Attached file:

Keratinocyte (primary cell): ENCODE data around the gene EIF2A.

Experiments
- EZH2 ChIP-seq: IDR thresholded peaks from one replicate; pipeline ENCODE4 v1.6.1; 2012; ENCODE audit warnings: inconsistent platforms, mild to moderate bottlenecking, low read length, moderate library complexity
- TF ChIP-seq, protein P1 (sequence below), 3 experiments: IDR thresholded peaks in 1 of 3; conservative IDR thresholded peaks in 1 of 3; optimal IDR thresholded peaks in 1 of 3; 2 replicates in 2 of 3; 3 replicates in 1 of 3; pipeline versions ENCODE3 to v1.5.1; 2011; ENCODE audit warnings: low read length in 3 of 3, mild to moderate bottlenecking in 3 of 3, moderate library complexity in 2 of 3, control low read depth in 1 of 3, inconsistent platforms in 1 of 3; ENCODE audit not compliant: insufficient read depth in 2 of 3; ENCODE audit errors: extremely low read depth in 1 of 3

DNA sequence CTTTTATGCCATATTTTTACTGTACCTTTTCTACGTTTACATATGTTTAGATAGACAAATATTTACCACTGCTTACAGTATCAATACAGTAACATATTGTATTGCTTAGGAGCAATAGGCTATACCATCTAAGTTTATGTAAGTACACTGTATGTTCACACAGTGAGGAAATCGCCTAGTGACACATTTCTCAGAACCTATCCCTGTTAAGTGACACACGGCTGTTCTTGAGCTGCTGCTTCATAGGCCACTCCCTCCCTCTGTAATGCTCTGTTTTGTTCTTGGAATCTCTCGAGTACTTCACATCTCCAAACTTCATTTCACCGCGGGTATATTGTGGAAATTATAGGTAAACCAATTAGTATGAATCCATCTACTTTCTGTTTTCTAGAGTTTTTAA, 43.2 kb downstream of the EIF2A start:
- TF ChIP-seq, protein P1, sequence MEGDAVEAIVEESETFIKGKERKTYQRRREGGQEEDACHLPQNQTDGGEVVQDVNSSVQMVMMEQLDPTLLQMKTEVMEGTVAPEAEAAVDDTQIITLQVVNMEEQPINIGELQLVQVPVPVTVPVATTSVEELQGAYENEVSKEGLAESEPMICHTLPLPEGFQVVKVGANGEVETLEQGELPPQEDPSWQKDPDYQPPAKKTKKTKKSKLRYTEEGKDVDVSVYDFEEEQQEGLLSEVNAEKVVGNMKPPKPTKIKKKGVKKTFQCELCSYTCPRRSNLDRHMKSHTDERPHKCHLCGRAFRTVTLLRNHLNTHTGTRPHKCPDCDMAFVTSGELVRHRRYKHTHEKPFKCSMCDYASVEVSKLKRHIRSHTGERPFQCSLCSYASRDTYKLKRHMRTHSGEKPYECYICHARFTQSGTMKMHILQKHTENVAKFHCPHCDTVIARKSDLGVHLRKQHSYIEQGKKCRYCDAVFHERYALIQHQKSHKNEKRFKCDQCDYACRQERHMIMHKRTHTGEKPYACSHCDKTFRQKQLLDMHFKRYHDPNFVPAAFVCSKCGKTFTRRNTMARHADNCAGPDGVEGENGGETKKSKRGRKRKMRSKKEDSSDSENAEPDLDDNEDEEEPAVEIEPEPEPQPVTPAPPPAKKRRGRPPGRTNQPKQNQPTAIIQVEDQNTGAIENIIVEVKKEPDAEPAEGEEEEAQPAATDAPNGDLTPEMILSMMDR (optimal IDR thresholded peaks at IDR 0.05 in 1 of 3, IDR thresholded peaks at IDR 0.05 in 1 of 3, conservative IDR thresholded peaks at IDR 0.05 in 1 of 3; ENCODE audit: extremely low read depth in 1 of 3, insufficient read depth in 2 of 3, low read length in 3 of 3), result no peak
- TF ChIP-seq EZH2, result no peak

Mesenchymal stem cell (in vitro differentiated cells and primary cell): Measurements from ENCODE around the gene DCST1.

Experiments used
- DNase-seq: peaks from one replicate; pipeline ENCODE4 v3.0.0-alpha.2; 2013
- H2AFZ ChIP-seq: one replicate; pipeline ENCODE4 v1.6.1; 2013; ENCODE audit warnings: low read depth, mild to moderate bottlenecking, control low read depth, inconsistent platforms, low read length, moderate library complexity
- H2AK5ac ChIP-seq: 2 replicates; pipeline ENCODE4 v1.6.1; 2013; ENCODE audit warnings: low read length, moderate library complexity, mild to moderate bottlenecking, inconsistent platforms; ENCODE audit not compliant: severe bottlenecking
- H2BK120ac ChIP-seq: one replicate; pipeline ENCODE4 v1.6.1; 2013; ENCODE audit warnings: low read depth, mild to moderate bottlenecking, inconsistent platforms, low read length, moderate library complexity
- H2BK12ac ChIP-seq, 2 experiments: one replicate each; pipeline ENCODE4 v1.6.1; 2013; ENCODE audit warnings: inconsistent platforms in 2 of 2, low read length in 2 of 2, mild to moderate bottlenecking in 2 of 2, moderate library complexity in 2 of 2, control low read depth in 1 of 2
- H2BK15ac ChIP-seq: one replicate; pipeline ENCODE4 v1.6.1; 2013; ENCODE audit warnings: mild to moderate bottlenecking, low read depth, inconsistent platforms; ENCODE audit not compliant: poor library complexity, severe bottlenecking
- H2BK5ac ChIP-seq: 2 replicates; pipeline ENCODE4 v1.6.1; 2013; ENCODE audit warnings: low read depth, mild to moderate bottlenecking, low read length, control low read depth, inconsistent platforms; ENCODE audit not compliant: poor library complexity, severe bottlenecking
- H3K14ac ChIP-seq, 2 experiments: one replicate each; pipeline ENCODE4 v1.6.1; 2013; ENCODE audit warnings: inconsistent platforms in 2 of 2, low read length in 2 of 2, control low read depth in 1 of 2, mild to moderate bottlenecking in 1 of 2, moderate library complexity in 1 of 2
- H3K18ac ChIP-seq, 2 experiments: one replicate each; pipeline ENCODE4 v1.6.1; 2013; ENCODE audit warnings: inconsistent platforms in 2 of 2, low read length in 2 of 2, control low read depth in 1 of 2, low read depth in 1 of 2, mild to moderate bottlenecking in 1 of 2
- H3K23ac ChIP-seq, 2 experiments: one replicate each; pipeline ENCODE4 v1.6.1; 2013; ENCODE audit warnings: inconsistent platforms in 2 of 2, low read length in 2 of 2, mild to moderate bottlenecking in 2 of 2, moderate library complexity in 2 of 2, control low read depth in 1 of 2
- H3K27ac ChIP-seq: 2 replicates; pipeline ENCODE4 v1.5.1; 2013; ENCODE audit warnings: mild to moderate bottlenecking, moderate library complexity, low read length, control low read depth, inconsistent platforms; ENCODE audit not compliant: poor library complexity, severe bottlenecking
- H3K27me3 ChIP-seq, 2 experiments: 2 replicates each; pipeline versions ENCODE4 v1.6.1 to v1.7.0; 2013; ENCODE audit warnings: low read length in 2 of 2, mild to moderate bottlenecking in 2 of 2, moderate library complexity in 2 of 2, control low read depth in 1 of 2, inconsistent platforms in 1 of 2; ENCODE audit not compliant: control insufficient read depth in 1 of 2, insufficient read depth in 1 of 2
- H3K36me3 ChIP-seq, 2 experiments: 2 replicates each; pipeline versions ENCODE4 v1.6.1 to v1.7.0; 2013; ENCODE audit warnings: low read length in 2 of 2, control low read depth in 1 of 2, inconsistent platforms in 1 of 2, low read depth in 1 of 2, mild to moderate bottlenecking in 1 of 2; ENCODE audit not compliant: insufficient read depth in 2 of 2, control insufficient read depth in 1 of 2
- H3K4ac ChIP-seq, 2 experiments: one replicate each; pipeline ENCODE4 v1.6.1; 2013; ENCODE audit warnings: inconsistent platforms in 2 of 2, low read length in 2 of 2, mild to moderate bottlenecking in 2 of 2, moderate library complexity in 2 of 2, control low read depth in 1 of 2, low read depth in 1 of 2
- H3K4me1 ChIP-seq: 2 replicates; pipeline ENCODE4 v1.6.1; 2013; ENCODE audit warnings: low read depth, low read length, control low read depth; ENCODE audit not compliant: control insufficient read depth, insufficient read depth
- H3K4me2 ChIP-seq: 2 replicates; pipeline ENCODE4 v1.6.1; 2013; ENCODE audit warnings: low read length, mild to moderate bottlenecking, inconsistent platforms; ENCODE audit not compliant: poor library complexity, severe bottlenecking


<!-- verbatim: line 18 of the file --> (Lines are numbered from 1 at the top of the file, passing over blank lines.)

- H3K18ac ChIP-seq, 2 experiments: one replicate each; pipeline ENCODE4 v1.6.1; 2013; ENCODE audit warnings: inconsistent platforms in 2 of 2, low read length in 2 of 2, control low read depth in 1 of 2, low read depth in 1 of 2, mild to moderate bottlenecking in 1 of 2